A day trip to Miyajima Island

Miyajima island is located, as one might expect for an island, just off the coast of Honshu – about forty minutes from Hiroshima which makes for an easy day trip. Miyajima is revered as one of Japan’s holiest sites, and home to several important Buddhist and Shinto shrines (Miyajima actually means “shrine”).

When we arrived we were met by the world’s most adorable welcome committee – Miyajima’s famous deer, which wander the streets by the ferry port to the delight of visitors. They are quite used to humans, and very friendly!

Stroking a deer from Miyajima Island
Meeting the deer of Miyajima Island

We sat down to check our map under a sign which told us we must absolutely, totally not feed the deer. Unfortunately, I don’t think the deer read the memo, as they made light work of Craig’s map.

Miyajima Island deer eyes up Craig's map
“What’s that you’ve got there in your hand? It looks tasty”
The Miyajima Island deer ate Craig's map
Craig’s Map: 0 Deer: 1

A third of a map lighter, we left the deer and made our way to the tori gate. This famous “floating gate” sitting just off the sea wall is one of the icons of Japan, and graces many a travel guide cover. When the tide is in, it looks as if it is sitting on top of the waves.

Floating gate of Miyajima Island
The floating tori gate of Miyajima Island

At the peak of Miyajima island is Mount Misen, which has been a holy Buddhist site for over a thousand years after being consecrated by a monk. Getting to the mountain is a steep hike through dense, shaded forest. Or you can do what we did, and get the cable car.

The cable car to Mount Misen on Miyajima Island
Cheating, and taking the cable car up to Mount Misen

The view from the peak is stunning – a breathtaking look across the bay to favourite fishing spots and uninhabited islands.

View from Mount Misen, Miyajima Island
The stunning views from Mount Misen
The view from Mount Misen, Miyajima Island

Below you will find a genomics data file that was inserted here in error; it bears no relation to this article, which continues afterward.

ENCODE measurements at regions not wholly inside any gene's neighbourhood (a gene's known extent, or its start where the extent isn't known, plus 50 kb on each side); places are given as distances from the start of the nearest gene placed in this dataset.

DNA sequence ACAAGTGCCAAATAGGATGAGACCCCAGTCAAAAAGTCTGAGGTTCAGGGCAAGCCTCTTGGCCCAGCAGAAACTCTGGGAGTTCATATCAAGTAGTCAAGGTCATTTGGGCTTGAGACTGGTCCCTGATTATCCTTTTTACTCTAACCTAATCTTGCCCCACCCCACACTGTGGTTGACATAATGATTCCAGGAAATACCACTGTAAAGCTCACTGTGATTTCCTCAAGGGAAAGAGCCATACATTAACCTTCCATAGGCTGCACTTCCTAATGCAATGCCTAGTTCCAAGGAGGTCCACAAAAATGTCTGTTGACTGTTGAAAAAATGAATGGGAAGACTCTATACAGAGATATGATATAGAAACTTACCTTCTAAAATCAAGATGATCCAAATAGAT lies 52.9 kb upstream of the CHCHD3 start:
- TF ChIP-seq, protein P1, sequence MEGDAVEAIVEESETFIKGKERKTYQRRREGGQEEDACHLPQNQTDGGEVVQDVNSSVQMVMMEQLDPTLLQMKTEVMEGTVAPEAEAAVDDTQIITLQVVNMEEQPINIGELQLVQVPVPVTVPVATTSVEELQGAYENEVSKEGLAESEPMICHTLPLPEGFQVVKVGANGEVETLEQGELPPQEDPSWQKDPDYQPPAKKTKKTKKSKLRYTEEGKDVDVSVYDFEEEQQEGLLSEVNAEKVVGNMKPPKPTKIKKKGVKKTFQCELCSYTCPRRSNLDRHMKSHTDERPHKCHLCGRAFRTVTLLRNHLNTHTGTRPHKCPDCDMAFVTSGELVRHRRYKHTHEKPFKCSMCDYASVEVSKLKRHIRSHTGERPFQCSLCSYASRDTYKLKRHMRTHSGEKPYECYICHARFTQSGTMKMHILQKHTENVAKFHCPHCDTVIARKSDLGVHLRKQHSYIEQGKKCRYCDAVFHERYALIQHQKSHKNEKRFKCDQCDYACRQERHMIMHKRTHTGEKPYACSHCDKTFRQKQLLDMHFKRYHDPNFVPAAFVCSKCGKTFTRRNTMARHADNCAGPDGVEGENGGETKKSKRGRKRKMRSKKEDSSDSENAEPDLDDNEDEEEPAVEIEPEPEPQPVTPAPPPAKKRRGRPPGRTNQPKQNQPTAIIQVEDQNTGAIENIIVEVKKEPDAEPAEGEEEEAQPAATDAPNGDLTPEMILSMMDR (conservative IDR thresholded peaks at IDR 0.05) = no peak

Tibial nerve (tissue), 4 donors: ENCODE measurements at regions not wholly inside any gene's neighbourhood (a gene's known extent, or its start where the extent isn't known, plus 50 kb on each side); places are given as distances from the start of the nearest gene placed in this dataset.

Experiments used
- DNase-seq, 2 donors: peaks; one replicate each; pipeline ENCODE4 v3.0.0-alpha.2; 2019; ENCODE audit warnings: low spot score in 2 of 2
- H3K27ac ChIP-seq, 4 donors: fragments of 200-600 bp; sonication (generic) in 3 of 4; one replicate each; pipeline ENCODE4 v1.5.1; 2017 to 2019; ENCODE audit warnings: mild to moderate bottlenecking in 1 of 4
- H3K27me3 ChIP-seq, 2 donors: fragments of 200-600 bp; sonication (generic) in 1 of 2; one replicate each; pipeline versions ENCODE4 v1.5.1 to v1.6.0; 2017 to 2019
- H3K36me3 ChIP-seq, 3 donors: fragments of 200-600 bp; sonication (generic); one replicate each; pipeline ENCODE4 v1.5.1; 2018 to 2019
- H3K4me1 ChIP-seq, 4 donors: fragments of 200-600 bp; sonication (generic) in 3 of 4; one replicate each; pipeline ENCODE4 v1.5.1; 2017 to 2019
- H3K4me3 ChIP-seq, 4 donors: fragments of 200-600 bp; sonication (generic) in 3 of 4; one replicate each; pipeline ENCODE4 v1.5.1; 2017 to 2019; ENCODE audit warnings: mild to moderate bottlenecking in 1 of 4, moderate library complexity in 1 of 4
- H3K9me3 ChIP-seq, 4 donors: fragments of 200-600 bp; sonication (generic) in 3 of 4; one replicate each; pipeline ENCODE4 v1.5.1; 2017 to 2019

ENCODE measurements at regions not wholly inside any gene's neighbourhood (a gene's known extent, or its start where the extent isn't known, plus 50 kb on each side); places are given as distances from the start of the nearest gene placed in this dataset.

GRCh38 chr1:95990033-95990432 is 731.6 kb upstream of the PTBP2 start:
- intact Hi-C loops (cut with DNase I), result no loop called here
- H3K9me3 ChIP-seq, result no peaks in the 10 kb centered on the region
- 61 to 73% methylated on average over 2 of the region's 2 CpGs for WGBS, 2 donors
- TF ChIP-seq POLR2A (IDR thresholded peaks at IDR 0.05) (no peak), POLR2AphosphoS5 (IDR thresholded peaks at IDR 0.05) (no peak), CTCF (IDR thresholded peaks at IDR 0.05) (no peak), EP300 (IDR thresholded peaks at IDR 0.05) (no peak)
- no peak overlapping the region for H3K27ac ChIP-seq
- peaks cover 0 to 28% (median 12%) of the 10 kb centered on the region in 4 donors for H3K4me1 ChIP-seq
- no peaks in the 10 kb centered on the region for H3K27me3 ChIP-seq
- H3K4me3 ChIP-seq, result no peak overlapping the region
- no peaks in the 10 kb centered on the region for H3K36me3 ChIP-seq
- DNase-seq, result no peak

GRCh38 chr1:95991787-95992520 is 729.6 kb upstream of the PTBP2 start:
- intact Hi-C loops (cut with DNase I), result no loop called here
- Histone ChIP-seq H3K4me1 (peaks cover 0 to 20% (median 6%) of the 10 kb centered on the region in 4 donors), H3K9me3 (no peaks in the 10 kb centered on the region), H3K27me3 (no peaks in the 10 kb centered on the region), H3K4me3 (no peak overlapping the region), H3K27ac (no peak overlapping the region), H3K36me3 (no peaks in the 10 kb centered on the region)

Looking out across the bay from Mount Misen

We’d been fortunate enough (unlike with Kyoto) to time our trip for a beautiful spring day. We sat savouring the warm spring breeze and congratulating ourselves on picking such a perfect afternoon for our visit.

At the top of the hill is also a squat little temple, which contains a holy fire that has burned for over 1,000 years and is designated as a “lovers sanctuary”. The flame was used to light the Flame of Peace in Hiroshima’s Peace Park, and the room was filled with eye-watering smoke from the fire and the candles lit in prayer.

A temple on top of Mount Misen, Miyajima Island

Mount Misen temple
Candles lit at the temple on top of Mount Misen

Since gravity was on our side this time, we opted to hike back down the hill. A wise choice, as the forest path was pretty steep and we spotted a few people puffing their way in the opposite direction.

As we neared the bottom of the hill, we stumbled into the Daisho-In temple – a Shingon Buddhist temple which is considered one of the most honoured in Japan. We walked up the steps into the complex, running our hands along the daihannyakyo sutra prayer wheels that lined the stairs; doing so is supposed to bring us fortune.

Daihannyakyo prayer wheels
The Daihannyakyo prayer wheels at the Daisho-In temple

Inside the main hall were over 1,000 little wooden carvings known as Fudo myo-o, which apparently were donated by temple worshippers.

Fudo myo-o statues
Incense burns in front of the Fudo myo-o statues